ADVERTISEMENT
  About the SA Blog Network













The Urban Scientist

The Urban Scientist


A hip hop maven blogs on urban ecology, evolutionary biology & diversity in the sciences
The Urban Scientist Home

The Next Black King of the Kentucky Derby – Kevin Krigger

The views expressed are those of the author and are not necessarily those of Scientific American.


Email   PrintPrint



I am really missing the States right now. Today marks the most exciting sport event in my book, the 139th Run for the Roses, the most exciting 2 minutes in Sports: The Kentucky Derby! I can’t even watch it on TV. (Pole sana for me.)

But I was scanning my Twitter feed and discovered that there was an African-American jockey racing this year: Introducing Mr. Kevin Krigger. (O_0)! I am so intrigued. And it reminded me of an awesome children’s book I read years ago about the last African American jockey to win the Kentucky Derby, Jimmy “Wink” Winkfield. I’m sharing an archive post that reviewed the book. Go out and get it! Ride hard Kevin, win the Triple Crown.

And they are off!

From Urban Science Adventures! ©

Originally published May 2, 2009: 135th Kentucky Derby.


Today marks the 135th Anniversary of the Run for the Roses in Louisville, Kentucky.  I love the Derby.  It is the first race of the Triple Crown races.  Three year colts (and the occasional Philly) compete to win the one and a quarter mile race at Churchill Downs – a truly beautiful track.  It is described as the most exciting two minutes in sports.Though I usually review books on Mondays, I have two books all about horseraces I wanted to introduce you to.  It’s timely.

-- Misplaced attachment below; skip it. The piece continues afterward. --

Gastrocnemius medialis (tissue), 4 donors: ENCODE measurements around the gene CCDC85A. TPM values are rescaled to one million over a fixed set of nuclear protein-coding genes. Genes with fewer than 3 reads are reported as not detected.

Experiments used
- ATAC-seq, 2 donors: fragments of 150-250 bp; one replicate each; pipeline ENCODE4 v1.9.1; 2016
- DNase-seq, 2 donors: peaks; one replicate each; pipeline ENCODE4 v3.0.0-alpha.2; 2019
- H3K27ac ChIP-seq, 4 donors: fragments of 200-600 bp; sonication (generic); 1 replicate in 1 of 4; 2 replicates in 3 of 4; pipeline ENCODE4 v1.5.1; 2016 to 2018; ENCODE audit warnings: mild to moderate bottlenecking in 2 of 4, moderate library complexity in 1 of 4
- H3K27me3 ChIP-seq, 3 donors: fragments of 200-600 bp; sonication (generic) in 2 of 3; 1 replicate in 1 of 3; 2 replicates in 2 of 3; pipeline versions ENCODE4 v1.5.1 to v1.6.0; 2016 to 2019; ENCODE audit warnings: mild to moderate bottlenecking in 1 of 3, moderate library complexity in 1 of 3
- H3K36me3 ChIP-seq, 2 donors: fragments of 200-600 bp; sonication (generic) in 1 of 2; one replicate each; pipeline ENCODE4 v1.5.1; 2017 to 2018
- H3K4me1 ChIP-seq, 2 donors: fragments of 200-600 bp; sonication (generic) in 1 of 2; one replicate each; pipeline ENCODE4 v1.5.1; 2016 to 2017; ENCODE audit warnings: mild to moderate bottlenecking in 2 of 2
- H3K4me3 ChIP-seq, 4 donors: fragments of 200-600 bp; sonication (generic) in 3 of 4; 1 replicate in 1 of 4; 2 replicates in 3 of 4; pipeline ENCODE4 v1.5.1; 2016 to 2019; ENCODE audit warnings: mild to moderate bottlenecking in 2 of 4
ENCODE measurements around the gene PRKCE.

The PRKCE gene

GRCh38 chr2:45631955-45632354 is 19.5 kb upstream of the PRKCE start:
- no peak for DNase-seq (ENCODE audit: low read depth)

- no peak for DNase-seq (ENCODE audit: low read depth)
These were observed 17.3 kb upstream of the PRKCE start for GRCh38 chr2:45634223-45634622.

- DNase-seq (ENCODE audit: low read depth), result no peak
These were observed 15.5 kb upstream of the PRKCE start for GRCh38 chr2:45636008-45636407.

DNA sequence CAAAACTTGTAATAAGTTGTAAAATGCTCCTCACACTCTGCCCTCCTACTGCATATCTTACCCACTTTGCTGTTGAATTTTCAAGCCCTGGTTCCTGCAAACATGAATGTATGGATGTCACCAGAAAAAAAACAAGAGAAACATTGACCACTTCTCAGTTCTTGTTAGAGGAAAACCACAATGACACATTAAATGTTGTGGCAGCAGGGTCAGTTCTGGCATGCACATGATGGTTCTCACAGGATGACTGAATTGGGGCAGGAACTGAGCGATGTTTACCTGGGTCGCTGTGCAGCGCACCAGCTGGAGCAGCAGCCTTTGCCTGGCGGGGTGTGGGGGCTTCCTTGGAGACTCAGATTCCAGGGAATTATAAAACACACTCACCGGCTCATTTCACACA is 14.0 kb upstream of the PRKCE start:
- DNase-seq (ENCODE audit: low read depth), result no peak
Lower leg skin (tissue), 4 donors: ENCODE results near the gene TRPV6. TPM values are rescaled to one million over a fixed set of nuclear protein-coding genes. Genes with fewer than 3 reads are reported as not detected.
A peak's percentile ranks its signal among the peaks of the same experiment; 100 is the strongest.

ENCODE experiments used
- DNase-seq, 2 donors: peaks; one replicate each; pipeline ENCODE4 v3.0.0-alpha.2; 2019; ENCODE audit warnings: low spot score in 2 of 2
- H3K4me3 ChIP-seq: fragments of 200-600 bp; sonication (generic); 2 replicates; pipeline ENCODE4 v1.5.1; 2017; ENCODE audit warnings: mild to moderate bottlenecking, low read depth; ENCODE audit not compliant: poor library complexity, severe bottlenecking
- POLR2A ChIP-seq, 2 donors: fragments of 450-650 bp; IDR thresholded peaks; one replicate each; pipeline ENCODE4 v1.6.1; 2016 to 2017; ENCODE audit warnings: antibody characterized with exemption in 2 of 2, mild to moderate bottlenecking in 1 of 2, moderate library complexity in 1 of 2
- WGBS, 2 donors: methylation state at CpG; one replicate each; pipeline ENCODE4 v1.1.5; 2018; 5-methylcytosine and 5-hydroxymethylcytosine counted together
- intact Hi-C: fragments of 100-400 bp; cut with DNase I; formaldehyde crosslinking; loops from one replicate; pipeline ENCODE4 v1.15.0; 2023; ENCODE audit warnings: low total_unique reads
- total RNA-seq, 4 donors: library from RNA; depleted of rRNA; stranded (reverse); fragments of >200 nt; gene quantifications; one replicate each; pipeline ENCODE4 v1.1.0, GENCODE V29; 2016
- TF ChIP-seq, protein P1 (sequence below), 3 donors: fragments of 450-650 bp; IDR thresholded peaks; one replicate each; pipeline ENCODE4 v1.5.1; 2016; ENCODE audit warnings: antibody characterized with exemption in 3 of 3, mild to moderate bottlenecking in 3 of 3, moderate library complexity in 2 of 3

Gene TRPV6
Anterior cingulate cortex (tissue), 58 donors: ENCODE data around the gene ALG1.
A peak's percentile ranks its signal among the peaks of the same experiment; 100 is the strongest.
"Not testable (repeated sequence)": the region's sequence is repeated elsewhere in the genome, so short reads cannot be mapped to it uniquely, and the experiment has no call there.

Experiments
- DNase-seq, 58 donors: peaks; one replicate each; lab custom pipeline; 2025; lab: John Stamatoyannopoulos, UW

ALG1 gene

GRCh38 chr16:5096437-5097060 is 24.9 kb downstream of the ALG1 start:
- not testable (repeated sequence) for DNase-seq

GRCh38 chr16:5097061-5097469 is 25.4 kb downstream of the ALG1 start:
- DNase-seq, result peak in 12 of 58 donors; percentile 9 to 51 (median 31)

Title: Behind the Scenes The Racehorse
Author: Nikki Tate
Publisher:  Fitzhenry & Whiteside 

This book explains the domestic history of horses and how humans have harnessed their strength and speed over the ages.  Thoroughbreds and Quarter horses are the preferred breeds for racing.  The book is a great intro book – explaining the various employment roles of people at racetracks, companion and training animals, training facilities, husbandry and horse racing culture.  It also explains how to read a program book. Full of great factoids.

Title: The Last Black King of the Kentucky Derby
Author: Crystal Hubbard, Illustrator: Robert McGuire
Publisher: Lee & Low Books Inc.

This book is actually written by a local author (St. Louis, Missouri).  I am hoping to meet her and have her sign this book before I donate it to the children of Clay Elementary School.  Jimmy “Wink” Winkfield was born and raised in rural Kentucky and love to ride horses.  He was a natural.  By the age of 19 he was racing horses professionally, and won his first official race in 1899 at the Harlem Racetrack near Chicago, Illinois.  The following year he raced in the famed Kentucky Derby and placed 3rd.  In 190l, Wink rode His Eminence and won the first race of the Triple Crown; and won again in 1902.  His final Derby race was in 1903. He placed second and that was also the last year an African-American competed in the Kentucky Derby.

Well, now I’m off to find my hat and find a great seat to watch the race!

 

DNLee About the Author: DNLee is a biologist and she studies animal behavior, mammalogy, and ecology . She uses social media, informal experiential science experiences, and draws from hip hop culture to share science with general audiences, particularly under-served groups. Follow on Twitter @DNLee5.

The views expressed are those of the author and are not necessarily those of Scientific American.

Tags:





Rights & Permissions

Comments 2 Comments

Add Comment
  1. 1. tuned 10:58 am 05/5/2013

    The bit and bondages are removed, will the stallions stay and chase each other in circles? Will they not leave and chase the mares everywhere?

    Link to this
  2. 2. N a g n o s t i c 5:56 pm 05/6/2013

    What’s an “experiential science experience” and why should it be informal?
    I suspect hip-hop culture has little use for academics and science, so why offer it recognition?
    I bet you’d get better traction among creationists.

    Link to this

Add a Comment
You must sign in or register as a ScientificAmerican.com member to submit a comment.

More from Scientific American

Scientific American Special Universe

Get the latest Special Collector's edition

Secrets of the Universe: Past, Present, Future

Order Now >

X

Email this Article

X